Megan Bryant is a passionate writer and traveler who has combined her two loves to help others fulfill their traveling dreams. When she isn’t writing, she’s usually curled up with her 3 Dachshunds and a good book or planning her next adventure—wherever that may be.
I’m sure you’re well aware of America’s diverse National Parks. But did you know Canada is also home to some incredible natural areas—38 to be exact—that could compete for the best National Park top spot?
Canada boasts an impressive array of natural wonders and offers a kaleidoscope of experiences for outdoor lovers, wildlife enthusiasts, and those who simply enjoy being immersed in beauty.
From the world-famous Banff National Park and its iconic vibrant lakes to the Grasslands National Park with expansive mixed grass prairies, here are some of Canada’s top National Parks that you’ll soon be adding to your bucket list.
Banff National Park
Canada’s first, most famous, and arguably most beautiful National Park is the Banff National Park, which is nestled in the heart of the Canadian Rockies. Every year, over 4 million people visit the Banff National Park to witness the vibrant turquoise lakes, its rugged mountain peaks, and its abundant wildlife that walks freely around the park’s 6,641 square kilometer wilderness.
But beautiful sights aren’t the only thing to experience at Banff, as the park is also home to plenty of outdoor activities thanks to its countless walking trails and world-class ski hills. Whether you’re after a relaxing trip in nature or an adrenaline-pumping adventure, there is something to suit all preferences at Banff. And remember, no trip to Banff is complete without visiting one of its iconic landmarks—Lake Louise and Moraine Lake.
Bruce Peninsula National Park
The Bruce Peninsula National Park in Ontario, Canada, blends geological wonders and ecological diversity to create an unforgettable experience for those who venture into its boundaries. With towering limestone cliffs, turquoise waters, and unparalleled wildlife spotting opportunities, the Bruce Peninsula National Park is a haven for those who enjoy the great outdoors.
The park’s biggest attraction—Lake Huron and its huge sea cave, the Grotto—is not to be missed. But there are also plenty of walking trails for all you hikers out there, including Canada’s oldest and longest footpath, the Bruce Trail.
Cape Breton Highlands National Park
At the northern tip of Nova Scotia lies Cape Breton Island and its national park, the Cape Breton Highlands National Park. Due to its coastal location, the Cape Breton Highlands National Park offers a mix of coastal beauty and majestic highlands that span over 950 square kilometers.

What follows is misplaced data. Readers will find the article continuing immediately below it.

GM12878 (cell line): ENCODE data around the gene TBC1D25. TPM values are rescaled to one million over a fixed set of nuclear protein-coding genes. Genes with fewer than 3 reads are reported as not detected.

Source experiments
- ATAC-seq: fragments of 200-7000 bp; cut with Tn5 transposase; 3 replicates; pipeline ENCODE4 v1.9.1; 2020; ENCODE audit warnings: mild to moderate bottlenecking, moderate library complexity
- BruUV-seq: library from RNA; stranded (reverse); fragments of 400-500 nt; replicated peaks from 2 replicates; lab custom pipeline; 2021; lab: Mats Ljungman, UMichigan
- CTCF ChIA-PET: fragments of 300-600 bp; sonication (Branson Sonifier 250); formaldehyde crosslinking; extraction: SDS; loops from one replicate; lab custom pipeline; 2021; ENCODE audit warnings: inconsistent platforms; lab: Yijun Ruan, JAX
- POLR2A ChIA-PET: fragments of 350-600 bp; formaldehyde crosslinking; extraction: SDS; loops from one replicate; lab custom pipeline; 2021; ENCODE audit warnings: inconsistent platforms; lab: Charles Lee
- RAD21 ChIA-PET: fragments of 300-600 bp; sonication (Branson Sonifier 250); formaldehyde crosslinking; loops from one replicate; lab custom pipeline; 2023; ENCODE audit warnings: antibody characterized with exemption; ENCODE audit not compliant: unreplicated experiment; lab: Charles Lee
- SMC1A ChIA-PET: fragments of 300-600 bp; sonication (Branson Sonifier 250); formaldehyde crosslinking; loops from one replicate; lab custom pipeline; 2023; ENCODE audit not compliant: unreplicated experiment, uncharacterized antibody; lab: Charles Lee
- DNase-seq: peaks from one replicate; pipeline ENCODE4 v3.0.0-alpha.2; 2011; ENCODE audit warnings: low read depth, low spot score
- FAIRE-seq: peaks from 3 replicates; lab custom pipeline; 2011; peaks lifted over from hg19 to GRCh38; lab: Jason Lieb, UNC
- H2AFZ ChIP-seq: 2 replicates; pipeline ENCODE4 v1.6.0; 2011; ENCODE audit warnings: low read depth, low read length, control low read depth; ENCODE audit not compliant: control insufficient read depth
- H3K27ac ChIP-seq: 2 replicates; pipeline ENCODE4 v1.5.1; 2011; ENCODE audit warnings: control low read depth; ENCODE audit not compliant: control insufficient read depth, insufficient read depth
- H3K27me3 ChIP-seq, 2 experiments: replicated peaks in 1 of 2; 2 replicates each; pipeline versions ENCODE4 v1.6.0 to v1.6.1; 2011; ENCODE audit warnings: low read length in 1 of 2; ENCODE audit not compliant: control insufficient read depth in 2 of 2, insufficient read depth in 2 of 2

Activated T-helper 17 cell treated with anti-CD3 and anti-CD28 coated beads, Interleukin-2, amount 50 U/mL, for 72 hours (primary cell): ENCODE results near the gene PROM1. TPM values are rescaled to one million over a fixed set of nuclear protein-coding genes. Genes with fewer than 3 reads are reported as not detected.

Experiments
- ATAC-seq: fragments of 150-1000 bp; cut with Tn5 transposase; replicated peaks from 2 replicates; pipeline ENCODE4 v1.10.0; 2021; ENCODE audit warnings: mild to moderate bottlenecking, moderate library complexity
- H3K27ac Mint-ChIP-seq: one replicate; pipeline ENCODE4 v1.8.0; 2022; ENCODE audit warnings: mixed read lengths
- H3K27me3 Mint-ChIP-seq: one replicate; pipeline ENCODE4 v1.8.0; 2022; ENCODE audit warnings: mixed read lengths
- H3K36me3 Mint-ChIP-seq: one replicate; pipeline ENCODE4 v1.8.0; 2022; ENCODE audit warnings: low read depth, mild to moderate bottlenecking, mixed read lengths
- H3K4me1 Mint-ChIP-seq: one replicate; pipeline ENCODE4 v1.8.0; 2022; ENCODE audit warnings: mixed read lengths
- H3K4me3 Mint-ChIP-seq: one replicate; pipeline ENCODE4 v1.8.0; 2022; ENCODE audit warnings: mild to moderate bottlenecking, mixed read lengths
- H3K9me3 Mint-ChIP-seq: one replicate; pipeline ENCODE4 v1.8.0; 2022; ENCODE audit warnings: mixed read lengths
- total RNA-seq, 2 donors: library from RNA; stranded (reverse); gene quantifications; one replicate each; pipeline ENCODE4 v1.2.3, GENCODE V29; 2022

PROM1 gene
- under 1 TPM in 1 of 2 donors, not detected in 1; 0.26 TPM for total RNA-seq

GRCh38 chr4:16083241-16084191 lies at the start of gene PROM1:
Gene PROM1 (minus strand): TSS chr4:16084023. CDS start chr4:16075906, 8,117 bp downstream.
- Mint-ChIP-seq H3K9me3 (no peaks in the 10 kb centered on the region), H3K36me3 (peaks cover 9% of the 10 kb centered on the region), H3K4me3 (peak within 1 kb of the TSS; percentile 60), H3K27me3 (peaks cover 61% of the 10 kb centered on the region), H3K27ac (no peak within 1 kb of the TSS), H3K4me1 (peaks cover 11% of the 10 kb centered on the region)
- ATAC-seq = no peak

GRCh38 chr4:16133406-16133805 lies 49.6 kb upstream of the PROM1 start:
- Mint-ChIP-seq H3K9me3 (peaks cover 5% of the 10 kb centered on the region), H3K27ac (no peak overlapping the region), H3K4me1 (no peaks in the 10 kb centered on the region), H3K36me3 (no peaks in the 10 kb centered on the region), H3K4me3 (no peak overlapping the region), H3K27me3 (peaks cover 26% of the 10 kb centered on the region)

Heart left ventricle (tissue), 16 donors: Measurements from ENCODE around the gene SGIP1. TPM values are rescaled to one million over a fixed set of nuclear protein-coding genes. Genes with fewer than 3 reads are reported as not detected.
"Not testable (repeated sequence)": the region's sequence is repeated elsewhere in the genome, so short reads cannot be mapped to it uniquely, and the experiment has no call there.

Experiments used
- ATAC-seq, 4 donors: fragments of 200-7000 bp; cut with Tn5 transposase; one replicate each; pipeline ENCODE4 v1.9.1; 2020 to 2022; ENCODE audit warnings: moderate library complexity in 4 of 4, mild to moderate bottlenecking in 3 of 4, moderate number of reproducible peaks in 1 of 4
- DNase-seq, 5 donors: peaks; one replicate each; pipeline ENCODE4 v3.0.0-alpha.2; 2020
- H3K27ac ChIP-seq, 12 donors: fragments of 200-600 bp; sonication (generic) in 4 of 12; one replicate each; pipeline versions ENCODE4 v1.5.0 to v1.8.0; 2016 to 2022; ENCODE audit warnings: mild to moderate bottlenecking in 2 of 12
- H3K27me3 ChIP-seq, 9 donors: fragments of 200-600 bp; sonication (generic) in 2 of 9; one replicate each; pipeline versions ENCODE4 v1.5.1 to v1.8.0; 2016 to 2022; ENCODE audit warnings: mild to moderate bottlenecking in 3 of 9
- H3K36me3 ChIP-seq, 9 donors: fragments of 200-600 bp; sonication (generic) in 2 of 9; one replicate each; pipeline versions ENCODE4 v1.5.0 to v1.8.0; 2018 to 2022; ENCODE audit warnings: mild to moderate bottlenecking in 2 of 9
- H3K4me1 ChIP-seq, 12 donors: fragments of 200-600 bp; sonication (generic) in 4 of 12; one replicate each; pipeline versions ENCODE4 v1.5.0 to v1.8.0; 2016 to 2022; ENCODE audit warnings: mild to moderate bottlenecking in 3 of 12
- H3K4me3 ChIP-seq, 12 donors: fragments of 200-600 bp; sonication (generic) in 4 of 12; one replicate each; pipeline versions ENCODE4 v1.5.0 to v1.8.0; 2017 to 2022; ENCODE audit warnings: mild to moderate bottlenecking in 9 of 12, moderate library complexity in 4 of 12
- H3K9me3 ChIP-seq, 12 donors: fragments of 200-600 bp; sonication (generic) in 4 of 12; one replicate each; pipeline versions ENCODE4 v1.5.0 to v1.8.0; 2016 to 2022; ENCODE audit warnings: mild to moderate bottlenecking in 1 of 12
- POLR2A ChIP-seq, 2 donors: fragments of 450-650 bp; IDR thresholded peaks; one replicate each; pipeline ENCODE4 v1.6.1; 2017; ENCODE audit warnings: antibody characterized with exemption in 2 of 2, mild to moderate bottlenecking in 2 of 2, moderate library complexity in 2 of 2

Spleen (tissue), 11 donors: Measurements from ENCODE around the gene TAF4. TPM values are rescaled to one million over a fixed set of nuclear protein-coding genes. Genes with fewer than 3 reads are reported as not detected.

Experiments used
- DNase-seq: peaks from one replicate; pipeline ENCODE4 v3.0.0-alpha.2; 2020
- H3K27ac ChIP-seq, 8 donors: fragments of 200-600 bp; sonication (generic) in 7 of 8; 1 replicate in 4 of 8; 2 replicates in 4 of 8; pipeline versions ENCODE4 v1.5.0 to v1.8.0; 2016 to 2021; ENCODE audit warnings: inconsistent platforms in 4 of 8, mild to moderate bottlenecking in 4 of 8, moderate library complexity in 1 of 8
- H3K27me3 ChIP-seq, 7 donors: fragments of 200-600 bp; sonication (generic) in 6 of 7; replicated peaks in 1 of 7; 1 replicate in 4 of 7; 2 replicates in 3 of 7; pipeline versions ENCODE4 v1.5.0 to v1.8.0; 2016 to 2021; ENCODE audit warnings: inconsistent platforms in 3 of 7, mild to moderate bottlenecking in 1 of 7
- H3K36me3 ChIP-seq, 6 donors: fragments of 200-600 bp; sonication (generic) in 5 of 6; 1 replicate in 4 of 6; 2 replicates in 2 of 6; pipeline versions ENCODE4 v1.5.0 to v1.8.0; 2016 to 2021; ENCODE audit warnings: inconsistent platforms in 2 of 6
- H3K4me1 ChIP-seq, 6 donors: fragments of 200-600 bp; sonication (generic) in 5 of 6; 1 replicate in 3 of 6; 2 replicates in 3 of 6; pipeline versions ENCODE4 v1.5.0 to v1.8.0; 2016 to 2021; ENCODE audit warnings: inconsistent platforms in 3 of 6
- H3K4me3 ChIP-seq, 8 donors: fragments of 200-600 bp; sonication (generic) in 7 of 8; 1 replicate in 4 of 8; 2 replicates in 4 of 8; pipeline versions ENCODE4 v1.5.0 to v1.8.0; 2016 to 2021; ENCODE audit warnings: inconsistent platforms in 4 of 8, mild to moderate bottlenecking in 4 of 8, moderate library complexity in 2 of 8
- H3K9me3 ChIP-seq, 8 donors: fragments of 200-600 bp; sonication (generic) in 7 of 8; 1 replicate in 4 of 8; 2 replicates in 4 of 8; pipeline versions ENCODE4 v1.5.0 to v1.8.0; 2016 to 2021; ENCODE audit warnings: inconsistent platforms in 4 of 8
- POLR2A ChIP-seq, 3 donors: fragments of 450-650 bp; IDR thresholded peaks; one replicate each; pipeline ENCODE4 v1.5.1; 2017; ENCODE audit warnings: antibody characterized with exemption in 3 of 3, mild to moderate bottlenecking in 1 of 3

With a scenic drive down the Cabot Trail, you don’t even need to leave the comfort of your car to experience the beauty of Cape Breton Highlands. But as the park has 26 hiking trails—including the Skyline Trail, which takes you to viewpoints overlooking the sea—we highly recommend you do so. While in the park, be sure to keep your eye out for the moose, bald eagles, and elusive lynx that call this stretch of nature home.
Fundy National Park
New Brunswick’s very own Fundy National Park is home to the highest tides on the entire planet—a testament to the power of nature that you won’t see anywhere else. The water levels in Fundy can rise an astonishing 12 meters in a matter of hours to alter the landscape entirely.
But although many people come to see this ocean marvel, the Fundy National Park also has spectacular waterfalls, hiking trails, and ancient forests for visitors to enjoy. One of the most mesmerizing sights in the entire park is the “flowerpot rocks,” which have formed over centuries thanks to tidal erosion.
Grasslands National Park
The Grasslands National Park spans over 900 square kilometers providing an unspoiled oasis for countless wildlife species. Located in Saskatchewan, the Grasslands National Park receives under 20,000 visitors a year, making it an excellent National Park option for those in search of serenity.
With wandering bison herds, dozens of hiking trails, and one of the best opportunities to star gaze, the Grasslands National Park, in my opinion, deserves more recognition than it’s given.
Gros Morne National Park